And as such, I think it’s so appropriate that so much of this story is refracted through that one essential event and why the subject of Return of The Jedi keeps coming up. Because this was a time and an age when going to see a movie like that would be the event of the summer.  We have become a culture of disposable entertainment. Then, going to the movies was real. It was your chance to reach out and brush fingertips with magic, however fleeting. So, for me, the specifics of the events in this book become almost secondary to the anticipation of the experience of that movie.

As I said before, the structure of this narrative is unique. It’s almost a chain of disparate vignettes involving the experiences of that summer, many of which are fairly dark in their nature. Why then, do I come out of this book feeling mostly the tug of nostalgia?

Because movies were magic.

Childhood was magic.

And more importantly, for as negative and dark and frightening as the world got, as this book did, we manage to hold on to that magic from childhood. I don’t remember Reagan getting shot. But I do remember riding my bike to Target to get Castlevania for my Nintendo. I can recall the Challenger shuttle exploding but what I’ve really held on to from childhood is staying up late in hotel rooms, sneaking down to the swimming pool and racing for the last slice of pizza. I don’t really remember the Cold War, save for the fact that it happened. But I remember sitting in that theater, watching that green and red lightsabre blades as they clashed.

Our childhood makes up one of the bulwarks of our existence. It’s the keeper of all the magic and the wonder and the excitement for a world that we were only starting to understand. I found this book to be a great reminder of that. Childhood is about making memories so strong that sometimes all it takes is a sound or a song, a taste or a smell.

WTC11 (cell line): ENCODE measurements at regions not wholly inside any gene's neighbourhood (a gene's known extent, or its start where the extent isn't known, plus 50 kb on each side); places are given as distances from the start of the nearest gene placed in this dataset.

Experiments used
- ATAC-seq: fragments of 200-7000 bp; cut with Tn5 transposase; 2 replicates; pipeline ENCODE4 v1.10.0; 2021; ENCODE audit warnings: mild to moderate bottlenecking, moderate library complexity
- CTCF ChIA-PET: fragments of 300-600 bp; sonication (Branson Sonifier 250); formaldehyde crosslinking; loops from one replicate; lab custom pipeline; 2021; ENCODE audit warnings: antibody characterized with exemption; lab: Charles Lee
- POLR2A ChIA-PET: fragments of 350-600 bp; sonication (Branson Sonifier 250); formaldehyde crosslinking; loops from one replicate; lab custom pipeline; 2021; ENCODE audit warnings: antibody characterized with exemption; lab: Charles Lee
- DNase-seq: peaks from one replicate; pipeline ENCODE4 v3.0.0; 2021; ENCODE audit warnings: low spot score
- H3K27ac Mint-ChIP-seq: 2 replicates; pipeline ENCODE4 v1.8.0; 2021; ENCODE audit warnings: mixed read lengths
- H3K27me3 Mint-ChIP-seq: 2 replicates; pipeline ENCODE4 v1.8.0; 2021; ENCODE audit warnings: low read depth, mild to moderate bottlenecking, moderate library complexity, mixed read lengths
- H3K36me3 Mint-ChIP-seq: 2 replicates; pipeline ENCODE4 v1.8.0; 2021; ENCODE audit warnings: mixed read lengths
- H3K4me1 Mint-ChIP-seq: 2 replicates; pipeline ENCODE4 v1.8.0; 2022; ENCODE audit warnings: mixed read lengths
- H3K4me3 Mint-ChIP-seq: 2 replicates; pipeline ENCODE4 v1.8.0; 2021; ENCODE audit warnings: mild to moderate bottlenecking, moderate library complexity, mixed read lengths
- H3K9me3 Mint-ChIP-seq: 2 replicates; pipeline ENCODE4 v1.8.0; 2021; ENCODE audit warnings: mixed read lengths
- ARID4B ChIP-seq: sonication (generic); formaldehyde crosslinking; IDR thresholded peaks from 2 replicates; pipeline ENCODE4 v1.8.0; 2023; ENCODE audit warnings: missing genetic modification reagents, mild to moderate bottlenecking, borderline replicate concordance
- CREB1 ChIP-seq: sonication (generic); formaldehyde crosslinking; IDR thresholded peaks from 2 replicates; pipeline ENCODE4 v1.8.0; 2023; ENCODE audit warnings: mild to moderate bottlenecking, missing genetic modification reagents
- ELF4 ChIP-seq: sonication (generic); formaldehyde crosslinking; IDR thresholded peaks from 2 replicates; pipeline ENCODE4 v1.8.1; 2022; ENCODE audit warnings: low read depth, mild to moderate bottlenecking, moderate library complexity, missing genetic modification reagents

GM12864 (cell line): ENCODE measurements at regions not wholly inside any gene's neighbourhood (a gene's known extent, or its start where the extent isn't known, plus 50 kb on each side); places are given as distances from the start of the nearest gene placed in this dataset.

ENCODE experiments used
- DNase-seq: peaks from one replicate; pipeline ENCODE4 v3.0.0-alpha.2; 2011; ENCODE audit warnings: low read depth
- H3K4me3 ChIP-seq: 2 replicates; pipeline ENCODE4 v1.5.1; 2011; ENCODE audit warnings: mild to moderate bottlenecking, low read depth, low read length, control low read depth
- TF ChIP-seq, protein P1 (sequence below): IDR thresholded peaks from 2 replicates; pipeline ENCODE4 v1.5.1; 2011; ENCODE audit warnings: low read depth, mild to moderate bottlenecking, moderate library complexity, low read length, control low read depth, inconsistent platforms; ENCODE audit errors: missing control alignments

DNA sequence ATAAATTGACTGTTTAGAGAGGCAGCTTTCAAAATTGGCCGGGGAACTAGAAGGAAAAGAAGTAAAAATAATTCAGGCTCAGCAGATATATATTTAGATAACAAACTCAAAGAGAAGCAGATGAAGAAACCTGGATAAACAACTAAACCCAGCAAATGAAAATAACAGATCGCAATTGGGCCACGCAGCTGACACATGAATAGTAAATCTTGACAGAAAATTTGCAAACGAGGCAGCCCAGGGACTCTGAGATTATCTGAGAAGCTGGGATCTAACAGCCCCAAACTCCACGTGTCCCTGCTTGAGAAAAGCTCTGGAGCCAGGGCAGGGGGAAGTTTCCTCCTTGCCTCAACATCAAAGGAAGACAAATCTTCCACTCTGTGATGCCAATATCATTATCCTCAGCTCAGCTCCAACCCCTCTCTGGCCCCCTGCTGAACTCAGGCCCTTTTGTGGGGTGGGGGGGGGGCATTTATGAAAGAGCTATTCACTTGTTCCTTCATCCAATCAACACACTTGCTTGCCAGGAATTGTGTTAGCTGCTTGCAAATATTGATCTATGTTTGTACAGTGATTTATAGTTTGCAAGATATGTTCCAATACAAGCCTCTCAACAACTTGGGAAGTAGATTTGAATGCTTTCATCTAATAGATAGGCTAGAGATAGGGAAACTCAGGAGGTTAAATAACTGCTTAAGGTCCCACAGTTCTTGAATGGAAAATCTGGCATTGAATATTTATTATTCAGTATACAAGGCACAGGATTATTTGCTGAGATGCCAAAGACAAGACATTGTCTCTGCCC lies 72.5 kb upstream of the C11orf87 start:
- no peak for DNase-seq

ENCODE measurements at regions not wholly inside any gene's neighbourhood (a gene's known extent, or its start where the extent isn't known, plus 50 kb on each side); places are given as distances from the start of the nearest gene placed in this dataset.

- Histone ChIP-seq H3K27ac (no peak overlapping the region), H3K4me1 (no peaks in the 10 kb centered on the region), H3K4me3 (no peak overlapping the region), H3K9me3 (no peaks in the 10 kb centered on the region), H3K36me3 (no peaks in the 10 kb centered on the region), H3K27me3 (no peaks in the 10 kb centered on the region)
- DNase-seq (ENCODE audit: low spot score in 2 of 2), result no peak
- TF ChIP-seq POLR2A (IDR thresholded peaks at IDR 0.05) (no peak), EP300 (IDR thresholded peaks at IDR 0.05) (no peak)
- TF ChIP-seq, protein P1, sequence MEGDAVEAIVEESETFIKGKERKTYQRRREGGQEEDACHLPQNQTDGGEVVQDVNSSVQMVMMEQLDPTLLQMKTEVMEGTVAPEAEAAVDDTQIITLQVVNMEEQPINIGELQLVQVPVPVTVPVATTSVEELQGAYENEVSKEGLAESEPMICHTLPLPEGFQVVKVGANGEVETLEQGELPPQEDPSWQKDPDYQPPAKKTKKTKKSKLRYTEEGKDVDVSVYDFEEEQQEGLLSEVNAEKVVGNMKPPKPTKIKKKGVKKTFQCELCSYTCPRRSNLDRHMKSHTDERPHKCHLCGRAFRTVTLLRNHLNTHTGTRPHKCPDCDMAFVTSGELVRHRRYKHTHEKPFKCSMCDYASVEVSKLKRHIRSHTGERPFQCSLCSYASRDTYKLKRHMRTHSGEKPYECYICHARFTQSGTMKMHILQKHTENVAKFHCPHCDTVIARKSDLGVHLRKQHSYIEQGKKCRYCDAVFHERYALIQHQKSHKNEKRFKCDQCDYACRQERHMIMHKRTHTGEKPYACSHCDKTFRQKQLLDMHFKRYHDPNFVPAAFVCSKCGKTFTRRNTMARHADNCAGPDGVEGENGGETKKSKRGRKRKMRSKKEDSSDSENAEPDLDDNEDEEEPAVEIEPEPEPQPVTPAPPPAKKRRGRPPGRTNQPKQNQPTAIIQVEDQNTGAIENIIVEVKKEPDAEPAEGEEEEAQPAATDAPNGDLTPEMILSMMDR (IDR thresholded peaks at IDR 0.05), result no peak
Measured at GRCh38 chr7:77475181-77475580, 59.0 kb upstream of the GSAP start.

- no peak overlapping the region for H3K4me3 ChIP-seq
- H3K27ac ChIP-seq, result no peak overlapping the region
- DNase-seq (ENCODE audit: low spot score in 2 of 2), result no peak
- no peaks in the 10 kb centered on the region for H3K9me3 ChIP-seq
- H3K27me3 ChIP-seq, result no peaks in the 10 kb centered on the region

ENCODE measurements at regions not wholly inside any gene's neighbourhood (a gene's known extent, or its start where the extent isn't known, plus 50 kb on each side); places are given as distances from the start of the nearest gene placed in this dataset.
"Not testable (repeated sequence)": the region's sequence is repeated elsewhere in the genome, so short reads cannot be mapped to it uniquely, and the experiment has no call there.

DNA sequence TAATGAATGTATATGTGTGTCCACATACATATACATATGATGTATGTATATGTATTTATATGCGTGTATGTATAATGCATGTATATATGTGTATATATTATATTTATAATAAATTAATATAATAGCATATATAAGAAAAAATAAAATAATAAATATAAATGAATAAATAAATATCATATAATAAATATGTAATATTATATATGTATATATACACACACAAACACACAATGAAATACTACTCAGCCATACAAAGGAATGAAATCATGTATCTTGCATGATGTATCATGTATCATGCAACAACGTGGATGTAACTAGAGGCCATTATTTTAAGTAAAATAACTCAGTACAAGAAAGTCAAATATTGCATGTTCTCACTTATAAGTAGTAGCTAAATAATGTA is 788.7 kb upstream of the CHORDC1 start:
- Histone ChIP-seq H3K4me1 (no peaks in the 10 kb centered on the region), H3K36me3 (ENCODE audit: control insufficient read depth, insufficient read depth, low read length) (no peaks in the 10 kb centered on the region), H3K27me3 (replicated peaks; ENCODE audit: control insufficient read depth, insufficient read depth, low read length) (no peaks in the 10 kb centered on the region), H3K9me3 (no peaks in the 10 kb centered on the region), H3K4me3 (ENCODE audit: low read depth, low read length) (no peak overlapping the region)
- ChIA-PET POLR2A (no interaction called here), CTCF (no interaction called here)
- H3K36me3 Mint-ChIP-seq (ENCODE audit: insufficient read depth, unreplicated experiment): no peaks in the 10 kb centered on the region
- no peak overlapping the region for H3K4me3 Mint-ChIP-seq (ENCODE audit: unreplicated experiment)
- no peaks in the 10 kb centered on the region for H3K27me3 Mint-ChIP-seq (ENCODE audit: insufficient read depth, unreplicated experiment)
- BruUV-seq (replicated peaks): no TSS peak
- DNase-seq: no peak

Or a book.

All it takes is that one catalyst and it all comes back. Because inside all of us, there will always be the chance for at least one more Jedi Summer.


General rating: 


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Book Synopsis:

1983: A boy and his little brother wander through a loosely stitched summer. A summer full of sun and surrealism, Lessons of loss and love. Of growing up and figuring it out. Nestled in the mountains of Pennsylvania is a small town, it’s not like the others. Things are strange there- people die but hang around, pets too. Everyone knows your name and sometimes, a thing as simple as a movie coming to the local theatre, is all it takes to keep you going.


John lives a stone’s throw from Three Mile Island with his wonderful wife and sons.

A baker by day, he spends his off time writing or working on Shock Totem. He likes Diet Pepsi and horseradish cheese, speaking about himself in third person and sports ferocious sideburns.

While his output as a writer is fairly small, it has a bit of a reputation for being unique. His work has appeared in Shock Totem, Splatterpunk, Blight Digest and Lamplight as well as the following anthologies Psychos: Serial Killers, Depraved Madmen and the Criminally Insane, Once Upon An Apocalypse, Robbed Of Sleep Vol 1, and Borderlands 6.

His not-really-for-children children’s book, Dominoes is a pretty cool thing or, so people say.

His Coming-Of-Age novella, Jedi Summer, is available now.

And for more about John, visit his site, or find him on social media: